Take a walk on the wild side with this striking home designed to maximise views of its well-established bush surrounds
For this family of five, creating a home where they could make lasting memories was of utmost importance to both the client and Aspect Designs. But they didn’t want to do it just anywhere. A good location was key, and luckily for Steven, his wife and their three young boys they found this magnificent plot in Sydney’s north which provided something to write home about.
At first glance, though, the site wasn’t exactly ideal. It features steep bushland, lots of rock ledges and a 12m cross fall over the build area, which meant water and gradient issues. But, as it turns out, these challenges also presented an opportunity to give the home something special and the owners wanted to use this as a springboard to work from.
“The uniqueness of this project was to create a design to utilise the slope of the land,” explains Steven De Pasquale, the owner and builder of this beautiful home. Steven worked closely with Aspect Designs who provided their expert design services to manage this masterpiece. “The upper floor level was designed to be 17m above the street, providing sweeping views across bushland and the national park,” explains Steven. “Each room was designed to capture the view of the bush. Being so high, the effect appears as though you’re floating in the trees.”
To capitalise on these natural views, Aspect Designs worked the use of glass into the design wherever possible. In fact, approximately 300sqm of it across the whole project. “To capture the view, the design incorporates seamless glass with silicone joints over nine metres in parts,” says Steven. Large open, sweeping voids and floor-to-ceiling glass windows, doors and walls give the home a magnificent connection to the surrounding natural bushland and vistas beyond.
As you can imagine, getting 300sqm of delicate glass onto a steep site with challenging rock ledges and gradient issues was no easy feat. The site was also thick with vegetation and large trees, making transportation of large beams and columns across the site a challenge. Aspect Designs had to think outside the box and get creative with how they planned the design of this plot. “The most memorable moments are having a 45-tonne crane set up on the driveway manoeuvring 12m steel portal frames across the site,” says Steven. “Also, craning the plunge pool in place between five-metre glazing and the external walls, with only centimetres to spare.”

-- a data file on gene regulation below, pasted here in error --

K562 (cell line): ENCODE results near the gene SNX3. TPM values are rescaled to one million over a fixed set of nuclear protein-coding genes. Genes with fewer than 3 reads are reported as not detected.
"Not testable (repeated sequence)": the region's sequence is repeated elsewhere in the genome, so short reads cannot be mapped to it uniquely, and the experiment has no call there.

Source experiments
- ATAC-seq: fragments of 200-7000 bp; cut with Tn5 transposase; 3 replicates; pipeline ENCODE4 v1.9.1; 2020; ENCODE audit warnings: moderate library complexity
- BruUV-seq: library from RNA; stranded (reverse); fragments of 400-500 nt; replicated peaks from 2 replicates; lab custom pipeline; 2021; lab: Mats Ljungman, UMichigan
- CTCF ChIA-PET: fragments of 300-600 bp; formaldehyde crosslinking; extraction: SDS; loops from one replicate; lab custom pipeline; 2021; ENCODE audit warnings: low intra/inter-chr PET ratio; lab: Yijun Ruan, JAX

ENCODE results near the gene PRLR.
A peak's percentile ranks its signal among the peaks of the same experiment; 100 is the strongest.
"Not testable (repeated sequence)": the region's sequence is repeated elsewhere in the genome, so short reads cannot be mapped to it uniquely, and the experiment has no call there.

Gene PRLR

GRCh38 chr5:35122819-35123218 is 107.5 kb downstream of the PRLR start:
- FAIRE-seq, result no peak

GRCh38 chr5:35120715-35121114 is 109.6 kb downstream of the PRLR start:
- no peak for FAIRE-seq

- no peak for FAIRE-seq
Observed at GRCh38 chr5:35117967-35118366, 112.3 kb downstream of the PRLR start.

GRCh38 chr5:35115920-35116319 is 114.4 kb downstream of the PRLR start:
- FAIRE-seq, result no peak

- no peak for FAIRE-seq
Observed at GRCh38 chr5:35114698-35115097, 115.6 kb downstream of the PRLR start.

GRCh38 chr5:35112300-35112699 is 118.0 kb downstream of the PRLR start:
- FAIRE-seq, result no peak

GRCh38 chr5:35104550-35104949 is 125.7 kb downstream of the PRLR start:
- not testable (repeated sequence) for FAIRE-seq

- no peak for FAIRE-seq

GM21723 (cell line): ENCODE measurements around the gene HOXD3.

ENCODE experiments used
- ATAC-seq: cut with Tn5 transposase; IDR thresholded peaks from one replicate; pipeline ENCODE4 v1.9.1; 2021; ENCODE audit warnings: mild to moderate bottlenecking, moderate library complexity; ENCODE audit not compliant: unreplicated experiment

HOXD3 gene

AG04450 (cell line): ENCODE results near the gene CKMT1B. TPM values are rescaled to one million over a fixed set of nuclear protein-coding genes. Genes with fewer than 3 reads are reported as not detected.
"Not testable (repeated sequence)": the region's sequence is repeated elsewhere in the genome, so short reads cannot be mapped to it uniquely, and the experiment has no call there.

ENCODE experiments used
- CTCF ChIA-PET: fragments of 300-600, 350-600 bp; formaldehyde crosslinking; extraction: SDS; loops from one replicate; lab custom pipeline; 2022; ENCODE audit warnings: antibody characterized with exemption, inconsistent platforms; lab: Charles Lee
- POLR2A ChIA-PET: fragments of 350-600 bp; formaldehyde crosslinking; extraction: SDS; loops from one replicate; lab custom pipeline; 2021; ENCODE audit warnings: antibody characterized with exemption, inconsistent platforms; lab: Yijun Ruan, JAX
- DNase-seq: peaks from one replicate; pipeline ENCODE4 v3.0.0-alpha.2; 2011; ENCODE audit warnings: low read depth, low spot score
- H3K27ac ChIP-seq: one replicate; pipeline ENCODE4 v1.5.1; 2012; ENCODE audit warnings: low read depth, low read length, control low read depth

They even bought a glass lift, direct from Italy, to service three of the levels and make the slope work for them. “A glass lift was mandatory to give the occupants access to all levels,” explains Steven. “The concept was to follow the steepness of the land and, by utilising the voids and grand windows, create the illusion that you are floating in the trees.”
The magnificent void needed some industrial strength behind it, hence the use of portal frames normally found in commercial factory construction. The result is dramatic and the void is one of the most impressive spaces in the home. It’s a double six-metre drop that covers approximately 100sqm of the total home, and works beautifully to bring light into the interior and create a feeling of space and grandeur.
The resulting five-bedroom, four-bathroom residence spans four levels. It includes three separate living areas, a terrace, two large decks, two private balconies, a wet-edge plunge pool and two separate garages that can accommodate five cars. There is also a 5500L water tank that services toilets and washing, as well as photovoltaic cells for solar energy. And, of course, you can’t forget the glass lift.
This abode is truly special. It’s a home that allowed its site to dictate its path, encouraging it to play an active role in its creation. And despite the enormity of the build — spanning over 25m in width and measuring 10.5m at its highest point — the home still manages to celebrate its natural habitat; aiming to celebrate it, rather than dominate it.
Designed by: Aspect Designs
Location: Cheltenham, NSW
Year Completed: 2017
Photography: Ryan Linnegar
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